The seller online stated:


"The seat has never been involved in an accident, is in good condition and suitable from 0-6 months."

 

close up OL

 

What are the problems with this seat?



First of all, this seat is old, which we can see from the design of the covers and the frame of the seat.  A seat this old will not offer the protection current seats can, and it is unlikely to pass higher impact testing or side impact testing.

This seat is a group 0 rear facing infant seat, these are rarely made in rear facing mode now.  This means a child could only rear face to 10kg in this seat, where most modern seats allow rear facing to 13kg – up to about 12/15 months old.

 

Is it legal?


The seat has an ECE sticker on the rear, which shows it to be an R44.03 approved seat. This means that the seat can still legally be used, despite it’s age.



ECE R44.03 OL

 

However, R44.03 was released in 1995 - so this seat could be anywhere up to 19 years old!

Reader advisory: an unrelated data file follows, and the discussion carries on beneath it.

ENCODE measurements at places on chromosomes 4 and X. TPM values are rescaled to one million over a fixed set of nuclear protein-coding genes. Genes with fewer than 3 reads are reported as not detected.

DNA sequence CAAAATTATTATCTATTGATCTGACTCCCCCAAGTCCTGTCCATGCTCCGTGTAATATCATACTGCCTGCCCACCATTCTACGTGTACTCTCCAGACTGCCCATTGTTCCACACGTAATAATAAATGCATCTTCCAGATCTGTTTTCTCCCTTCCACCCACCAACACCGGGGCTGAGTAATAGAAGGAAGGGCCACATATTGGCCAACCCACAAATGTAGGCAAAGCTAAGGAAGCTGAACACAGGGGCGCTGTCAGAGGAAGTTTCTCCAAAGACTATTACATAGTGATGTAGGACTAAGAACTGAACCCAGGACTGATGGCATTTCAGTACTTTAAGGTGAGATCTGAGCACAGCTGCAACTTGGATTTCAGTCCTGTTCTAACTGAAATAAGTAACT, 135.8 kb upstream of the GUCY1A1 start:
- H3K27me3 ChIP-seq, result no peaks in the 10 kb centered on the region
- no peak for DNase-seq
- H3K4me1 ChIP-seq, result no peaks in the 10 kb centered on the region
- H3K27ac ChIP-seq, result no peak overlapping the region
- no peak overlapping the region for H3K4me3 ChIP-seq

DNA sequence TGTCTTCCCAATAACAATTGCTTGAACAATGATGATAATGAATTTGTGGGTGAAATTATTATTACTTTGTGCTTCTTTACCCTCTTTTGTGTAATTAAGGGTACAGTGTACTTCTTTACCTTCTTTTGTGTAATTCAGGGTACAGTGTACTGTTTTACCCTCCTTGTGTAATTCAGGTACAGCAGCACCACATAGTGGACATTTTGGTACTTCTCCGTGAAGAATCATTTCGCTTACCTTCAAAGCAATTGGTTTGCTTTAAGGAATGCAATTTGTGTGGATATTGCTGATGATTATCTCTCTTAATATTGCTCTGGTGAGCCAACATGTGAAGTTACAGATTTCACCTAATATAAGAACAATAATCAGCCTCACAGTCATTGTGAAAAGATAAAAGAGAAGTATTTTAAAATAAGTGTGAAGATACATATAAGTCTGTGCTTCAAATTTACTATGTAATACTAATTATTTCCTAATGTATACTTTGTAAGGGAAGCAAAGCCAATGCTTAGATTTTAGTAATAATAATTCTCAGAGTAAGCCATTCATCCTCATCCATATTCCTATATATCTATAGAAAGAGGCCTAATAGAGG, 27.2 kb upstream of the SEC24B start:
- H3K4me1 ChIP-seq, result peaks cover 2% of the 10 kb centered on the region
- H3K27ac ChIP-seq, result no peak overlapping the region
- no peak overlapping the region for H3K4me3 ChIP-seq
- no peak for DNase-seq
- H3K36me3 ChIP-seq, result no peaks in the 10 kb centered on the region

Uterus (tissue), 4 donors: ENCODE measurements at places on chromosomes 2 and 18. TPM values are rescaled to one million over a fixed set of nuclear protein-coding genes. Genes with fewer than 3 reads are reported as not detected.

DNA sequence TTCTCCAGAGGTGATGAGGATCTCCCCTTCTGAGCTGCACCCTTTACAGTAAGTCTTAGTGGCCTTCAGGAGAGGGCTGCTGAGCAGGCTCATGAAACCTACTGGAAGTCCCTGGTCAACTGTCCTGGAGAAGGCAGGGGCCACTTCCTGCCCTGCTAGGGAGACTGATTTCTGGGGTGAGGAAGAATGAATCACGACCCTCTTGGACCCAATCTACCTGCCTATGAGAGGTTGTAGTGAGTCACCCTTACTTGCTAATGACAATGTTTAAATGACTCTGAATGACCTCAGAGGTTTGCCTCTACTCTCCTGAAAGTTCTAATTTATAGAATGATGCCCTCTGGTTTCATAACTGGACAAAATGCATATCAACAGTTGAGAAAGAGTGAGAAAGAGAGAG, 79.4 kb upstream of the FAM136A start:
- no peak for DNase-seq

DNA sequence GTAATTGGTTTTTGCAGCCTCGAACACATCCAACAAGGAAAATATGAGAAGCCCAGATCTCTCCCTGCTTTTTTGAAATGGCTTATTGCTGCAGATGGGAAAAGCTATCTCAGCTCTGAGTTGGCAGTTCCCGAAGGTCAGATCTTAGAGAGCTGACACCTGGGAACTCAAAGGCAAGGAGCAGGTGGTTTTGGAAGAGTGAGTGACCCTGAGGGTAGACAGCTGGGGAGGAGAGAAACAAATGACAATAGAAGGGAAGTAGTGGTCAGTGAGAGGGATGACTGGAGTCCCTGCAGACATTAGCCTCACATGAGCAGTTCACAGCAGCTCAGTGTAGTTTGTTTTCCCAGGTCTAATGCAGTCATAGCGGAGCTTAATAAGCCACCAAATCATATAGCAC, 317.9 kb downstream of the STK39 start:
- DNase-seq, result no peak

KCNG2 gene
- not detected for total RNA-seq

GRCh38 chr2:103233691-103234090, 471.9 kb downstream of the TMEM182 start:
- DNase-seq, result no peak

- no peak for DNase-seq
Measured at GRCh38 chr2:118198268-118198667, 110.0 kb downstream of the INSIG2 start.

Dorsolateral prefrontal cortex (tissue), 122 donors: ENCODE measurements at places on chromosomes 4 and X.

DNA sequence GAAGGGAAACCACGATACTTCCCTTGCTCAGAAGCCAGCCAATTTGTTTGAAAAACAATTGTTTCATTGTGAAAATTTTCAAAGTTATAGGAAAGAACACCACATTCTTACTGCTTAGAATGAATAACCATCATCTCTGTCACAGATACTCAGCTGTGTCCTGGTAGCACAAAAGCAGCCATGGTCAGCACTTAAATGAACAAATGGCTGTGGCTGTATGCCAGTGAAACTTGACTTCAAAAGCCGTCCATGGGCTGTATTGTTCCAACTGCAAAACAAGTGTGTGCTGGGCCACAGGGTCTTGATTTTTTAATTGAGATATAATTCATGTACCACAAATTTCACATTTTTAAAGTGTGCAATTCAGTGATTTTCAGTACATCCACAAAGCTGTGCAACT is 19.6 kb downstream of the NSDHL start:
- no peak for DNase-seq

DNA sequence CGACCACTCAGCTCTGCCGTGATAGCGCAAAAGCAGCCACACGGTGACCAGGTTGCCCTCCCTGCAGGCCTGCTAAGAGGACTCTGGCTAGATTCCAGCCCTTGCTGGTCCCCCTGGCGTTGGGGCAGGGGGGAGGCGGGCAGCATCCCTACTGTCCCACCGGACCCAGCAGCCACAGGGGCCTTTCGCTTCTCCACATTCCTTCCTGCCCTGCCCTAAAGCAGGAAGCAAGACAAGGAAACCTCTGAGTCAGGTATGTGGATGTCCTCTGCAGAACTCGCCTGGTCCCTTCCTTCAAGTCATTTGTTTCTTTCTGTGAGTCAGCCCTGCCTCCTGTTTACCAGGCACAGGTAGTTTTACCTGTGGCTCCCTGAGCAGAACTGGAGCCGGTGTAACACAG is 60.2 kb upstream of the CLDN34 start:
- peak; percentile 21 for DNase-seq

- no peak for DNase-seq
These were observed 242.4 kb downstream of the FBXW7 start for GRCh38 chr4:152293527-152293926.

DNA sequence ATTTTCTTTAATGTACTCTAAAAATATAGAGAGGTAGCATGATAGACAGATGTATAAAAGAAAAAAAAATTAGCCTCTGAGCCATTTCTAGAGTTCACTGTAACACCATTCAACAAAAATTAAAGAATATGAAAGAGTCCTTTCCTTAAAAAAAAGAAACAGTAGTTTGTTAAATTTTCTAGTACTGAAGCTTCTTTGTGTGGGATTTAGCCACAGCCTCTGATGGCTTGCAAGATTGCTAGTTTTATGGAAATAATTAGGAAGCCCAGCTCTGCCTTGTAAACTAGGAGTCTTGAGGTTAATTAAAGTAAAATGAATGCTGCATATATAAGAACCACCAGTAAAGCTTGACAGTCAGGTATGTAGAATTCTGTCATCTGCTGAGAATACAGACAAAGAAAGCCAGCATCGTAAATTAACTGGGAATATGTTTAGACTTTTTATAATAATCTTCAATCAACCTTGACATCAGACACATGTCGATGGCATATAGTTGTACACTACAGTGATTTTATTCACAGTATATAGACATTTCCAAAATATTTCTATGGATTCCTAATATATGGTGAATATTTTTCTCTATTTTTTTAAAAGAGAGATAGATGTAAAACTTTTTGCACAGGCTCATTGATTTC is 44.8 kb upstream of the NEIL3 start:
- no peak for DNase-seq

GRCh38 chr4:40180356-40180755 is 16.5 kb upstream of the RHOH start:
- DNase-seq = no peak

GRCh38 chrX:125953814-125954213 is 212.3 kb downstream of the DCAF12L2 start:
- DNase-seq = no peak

Is it easy to fit?


The fitment of the seat is what we are used to seeing on infant seats nowadays, with the lap belt over the baby’s lap and the chest belt around the back of the seat.



Fitted OL

 

The handle also has to be back on this seat, rather than upright. On most modern infant seats, the handle is upright or forward to allow it to act as a roll cage in a collision.

This seat has no newborn inserts or head huggers, and the side impact protection is lacking. Under R44.03 and R44.04 crash testing, side impact protection is not currently a legal requirement,  however many modern R44.04 infant seats will provide side impact protection.

Under R129 iSize side impact protection is a legal requirement which is crash tested.